dpm is a Birmingham-based freelancer with experience of arts and lifestyle features.
Music inspired by Antarctica
Penguin Café kicked off their 2019 tour at Birmingham's Town Hall and it was with some regret that they announced that on the first day someone had stolen their tour van! Still, not to be daunted, the band had reached Birmingham and will no doubt follow through the rest of the tour – with or without their van.
The new album, Handfuls of Night, began life as a commission from environmental charity Greenpeace to create tracks inspired by penguins in the Antarctic. Initially four pieces of music, all linked to a different species of penguin, it has now been expanded into a full album and the tour sees the group performing the entire album live.
Each of the penguin tracks focuses on an element of the bird so Chinstrap evokes the gregarious nature of these sociable penguins, Gentoo aims to capture the birds' movement as they dive deep into the ocean, Adelie pictures the bubbles rising through the water as the penguins bullet through the waves and Emperor Origin recalls those huddles of freezing emperors in punishing blizzards.
Other tracks on the album and performed live evoke the beauty, vastness and yet vulnerability of the Antarctic with songs including Winter Sun, Midnight Sun and At The Top of the Hill, They Stood.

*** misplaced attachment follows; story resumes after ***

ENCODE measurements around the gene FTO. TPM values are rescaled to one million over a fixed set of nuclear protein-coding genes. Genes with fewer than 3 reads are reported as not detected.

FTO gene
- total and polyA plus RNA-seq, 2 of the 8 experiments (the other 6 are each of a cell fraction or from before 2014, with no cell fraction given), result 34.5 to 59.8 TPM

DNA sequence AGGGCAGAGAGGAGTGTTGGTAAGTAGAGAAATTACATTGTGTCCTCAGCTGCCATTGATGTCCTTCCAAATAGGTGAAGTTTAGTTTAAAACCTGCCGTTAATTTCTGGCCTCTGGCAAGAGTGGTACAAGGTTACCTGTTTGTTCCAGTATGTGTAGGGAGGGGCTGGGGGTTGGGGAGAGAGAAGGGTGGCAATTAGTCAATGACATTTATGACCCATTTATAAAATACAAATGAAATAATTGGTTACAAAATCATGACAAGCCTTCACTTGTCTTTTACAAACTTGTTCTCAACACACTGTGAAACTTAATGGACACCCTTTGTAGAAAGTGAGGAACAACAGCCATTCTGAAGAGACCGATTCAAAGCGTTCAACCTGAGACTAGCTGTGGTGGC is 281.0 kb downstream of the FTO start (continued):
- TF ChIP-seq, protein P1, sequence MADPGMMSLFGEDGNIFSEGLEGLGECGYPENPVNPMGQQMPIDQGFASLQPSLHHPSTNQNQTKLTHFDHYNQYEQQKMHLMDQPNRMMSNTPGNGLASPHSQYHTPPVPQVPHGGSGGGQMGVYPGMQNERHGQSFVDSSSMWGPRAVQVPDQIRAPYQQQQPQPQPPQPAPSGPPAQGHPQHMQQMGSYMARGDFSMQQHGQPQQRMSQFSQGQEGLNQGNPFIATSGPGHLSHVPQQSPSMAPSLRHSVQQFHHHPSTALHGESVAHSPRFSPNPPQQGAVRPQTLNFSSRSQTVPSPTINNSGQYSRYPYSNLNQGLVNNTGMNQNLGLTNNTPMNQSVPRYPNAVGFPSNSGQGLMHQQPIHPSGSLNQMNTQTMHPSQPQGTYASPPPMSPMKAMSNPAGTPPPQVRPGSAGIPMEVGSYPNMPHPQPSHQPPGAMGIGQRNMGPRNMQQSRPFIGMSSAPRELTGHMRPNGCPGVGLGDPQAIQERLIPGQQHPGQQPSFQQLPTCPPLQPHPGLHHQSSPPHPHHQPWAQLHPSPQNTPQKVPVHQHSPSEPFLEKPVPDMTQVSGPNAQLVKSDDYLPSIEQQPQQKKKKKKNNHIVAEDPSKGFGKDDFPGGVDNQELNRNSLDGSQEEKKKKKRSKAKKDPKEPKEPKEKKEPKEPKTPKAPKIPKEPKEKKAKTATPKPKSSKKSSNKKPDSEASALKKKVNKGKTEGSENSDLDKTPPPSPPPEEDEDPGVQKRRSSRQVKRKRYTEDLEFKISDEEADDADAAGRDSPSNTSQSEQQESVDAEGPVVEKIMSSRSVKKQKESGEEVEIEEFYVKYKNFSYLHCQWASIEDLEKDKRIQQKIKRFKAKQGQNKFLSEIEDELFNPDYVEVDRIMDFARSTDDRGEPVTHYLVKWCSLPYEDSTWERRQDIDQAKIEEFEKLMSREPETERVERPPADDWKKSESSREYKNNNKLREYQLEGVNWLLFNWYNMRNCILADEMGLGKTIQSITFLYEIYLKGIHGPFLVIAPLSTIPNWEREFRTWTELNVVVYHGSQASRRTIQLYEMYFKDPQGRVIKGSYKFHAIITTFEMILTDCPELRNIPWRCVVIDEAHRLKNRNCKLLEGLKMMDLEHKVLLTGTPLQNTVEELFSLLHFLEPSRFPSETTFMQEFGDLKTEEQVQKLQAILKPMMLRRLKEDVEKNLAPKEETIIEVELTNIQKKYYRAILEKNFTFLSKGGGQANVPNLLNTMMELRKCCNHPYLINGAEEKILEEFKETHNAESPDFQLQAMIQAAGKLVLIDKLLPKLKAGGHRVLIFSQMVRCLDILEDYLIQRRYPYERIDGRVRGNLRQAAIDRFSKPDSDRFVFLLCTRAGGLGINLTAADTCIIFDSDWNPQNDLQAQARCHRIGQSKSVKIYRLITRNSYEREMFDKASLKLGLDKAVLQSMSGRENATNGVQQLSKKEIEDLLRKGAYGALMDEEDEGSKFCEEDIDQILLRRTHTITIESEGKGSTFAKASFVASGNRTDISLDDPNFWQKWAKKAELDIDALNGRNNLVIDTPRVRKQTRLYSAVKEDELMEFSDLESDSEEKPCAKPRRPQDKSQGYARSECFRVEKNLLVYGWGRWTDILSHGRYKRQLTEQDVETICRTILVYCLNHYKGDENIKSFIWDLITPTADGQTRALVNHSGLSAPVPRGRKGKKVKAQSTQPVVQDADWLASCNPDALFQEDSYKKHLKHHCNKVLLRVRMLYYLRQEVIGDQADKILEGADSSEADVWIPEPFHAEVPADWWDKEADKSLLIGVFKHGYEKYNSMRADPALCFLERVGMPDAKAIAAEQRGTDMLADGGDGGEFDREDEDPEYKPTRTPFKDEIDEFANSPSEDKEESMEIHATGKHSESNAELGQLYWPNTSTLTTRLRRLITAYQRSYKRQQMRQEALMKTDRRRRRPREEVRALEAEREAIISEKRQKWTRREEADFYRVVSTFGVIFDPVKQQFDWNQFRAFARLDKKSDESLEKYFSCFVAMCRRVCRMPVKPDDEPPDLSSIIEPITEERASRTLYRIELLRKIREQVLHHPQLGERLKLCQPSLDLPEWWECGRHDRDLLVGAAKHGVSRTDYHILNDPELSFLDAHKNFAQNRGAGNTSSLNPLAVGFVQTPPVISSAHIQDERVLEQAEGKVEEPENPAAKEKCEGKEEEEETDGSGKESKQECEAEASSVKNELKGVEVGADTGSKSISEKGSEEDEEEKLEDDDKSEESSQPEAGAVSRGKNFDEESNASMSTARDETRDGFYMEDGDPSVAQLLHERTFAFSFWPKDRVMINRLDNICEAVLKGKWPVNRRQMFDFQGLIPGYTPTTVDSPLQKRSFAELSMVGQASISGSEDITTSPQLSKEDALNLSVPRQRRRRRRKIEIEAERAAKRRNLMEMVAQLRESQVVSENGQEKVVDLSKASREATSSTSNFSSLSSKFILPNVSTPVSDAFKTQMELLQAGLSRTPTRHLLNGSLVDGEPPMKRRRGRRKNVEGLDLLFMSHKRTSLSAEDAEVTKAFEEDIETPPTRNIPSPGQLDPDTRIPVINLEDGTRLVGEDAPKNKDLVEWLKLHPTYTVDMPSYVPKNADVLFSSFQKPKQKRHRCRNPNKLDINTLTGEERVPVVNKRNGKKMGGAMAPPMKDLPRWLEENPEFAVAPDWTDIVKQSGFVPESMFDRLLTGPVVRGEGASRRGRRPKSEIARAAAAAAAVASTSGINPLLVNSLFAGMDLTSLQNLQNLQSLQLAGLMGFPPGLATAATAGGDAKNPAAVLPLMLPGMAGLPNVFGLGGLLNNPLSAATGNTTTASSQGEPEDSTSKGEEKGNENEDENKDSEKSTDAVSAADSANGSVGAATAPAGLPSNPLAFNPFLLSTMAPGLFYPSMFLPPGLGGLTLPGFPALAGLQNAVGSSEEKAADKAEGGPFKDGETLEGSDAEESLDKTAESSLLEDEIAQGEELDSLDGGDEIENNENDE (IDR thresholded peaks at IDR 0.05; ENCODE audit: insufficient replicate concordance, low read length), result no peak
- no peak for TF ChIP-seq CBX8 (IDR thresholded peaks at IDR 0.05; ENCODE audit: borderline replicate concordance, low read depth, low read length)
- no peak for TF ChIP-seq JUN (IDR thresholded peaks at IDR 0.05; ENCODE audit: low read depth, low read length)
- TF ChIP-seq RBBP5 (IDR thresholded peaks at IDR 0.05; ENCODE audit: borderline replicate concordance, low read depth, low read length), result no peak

The original Penguin Café was founded by the late Simon Jeffes and the current Penguin Café was formed in 2009 by his son Arthur who keeps alive his father's legacy. He does this by creating new work in a similar vein but also performing live music from the original orchestra. So after the interval, the audience was treated to more familiar music including Perpetuum Mobile, The Sound of Someone You Love Going Away and It Doesn't Matter, and the ever-popular Music for a Found Harmonium.
There was also plenty of opportunity to hear Penguin Café tracks from their previous albums including That, Not That from A Matter of Life…and Ricecar, Protection and Wheels Within Wheels from The Imperfect Sea.
Presenting the concert and explaining a little behind many of the songs was Arthur, steadfastly paying tribute to his father and his father's legacy. A short encore included Arthur playing Harry Piers, his piano solo in memory of his father, and Rescue – which is apparently about a guy who is rescued from sinking into a sand dune!
Penguin Café's new album is officially released on 4 October but audiences in Birmingham and beyond have had a sneak preview which proves the group is keeping alive the innovative and eclectic music which was Penguin Café Orchestra. For full details of the tour go to www.penguincafe.com